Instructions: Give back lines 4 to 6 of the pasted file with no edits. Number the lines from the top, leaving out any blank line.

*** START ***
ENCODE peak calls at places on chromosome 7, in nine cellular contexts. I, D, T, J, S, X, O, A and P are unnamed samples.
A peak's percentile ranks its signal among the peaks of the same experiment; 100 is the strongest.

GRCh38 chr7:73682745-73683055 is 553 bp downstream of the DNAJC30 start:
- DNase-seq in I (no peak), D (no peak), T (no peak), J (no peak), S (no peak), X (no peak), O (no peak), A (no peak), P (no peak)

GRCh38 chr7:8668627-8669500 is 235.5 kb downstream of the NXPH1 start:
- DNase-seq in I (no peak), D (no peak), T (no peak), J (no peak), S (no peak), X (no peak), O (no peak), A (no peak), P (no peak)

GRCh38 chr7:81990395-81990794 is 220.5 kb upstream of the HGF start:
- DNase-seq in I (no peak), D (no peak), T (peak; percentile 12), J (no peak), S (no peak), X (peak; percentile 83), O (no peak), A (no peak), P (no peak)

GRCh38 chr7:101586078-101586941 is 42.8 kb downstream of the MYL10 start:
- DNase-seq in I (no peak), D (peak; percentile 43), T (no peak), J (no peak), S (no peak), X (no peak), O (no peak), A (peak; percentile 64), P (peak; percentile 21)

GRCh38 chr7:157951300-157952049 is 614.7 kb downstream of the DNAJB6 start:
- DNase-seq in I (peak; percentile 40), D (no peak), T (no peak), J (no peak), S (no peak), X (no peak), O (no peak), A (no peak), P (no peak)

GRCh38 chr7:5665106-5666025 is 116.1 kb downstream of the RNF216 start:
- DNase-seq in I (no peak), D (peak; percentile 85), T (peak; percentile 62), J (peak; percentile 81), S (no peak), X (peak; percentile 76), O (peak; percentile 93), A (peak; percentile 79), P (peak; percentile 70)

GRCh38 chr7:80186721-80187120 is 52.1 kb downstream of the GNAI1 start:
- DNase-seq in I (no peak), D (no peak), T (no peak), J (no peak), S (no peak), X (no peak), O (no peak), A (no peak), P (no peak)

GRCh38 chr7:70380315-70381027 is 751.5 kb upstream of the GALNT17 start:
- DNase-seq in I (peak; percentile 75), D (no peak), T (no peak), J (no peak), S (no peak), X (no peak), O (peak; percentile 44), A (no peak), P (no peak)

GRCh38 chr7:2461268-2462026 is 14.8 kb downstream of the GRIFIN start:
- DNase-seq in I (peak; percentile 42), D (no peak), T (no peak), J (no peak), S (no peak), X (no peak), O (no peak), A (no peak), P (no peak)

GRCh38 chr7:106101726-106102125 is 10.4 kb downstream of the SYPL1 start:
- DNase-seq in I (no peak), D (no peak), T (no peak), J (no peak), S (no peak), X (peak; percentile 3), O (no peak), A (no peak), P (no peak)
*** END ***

- DNase-seq in I (no peak), D (no peak), T (no peak), J (no peak), S (no peak), X (no peak), O (no peak), A (no peak), P (no peak)

GRCh38 chr7:8668627-8669500 is 235.5 kb downstream of the NXPH1 start:
- DNase-seq in I (no peak), D (no peak), T (no peak), J (no peak), S (no peak), X (no peak), O (no peak), A (no peak), P (no peak)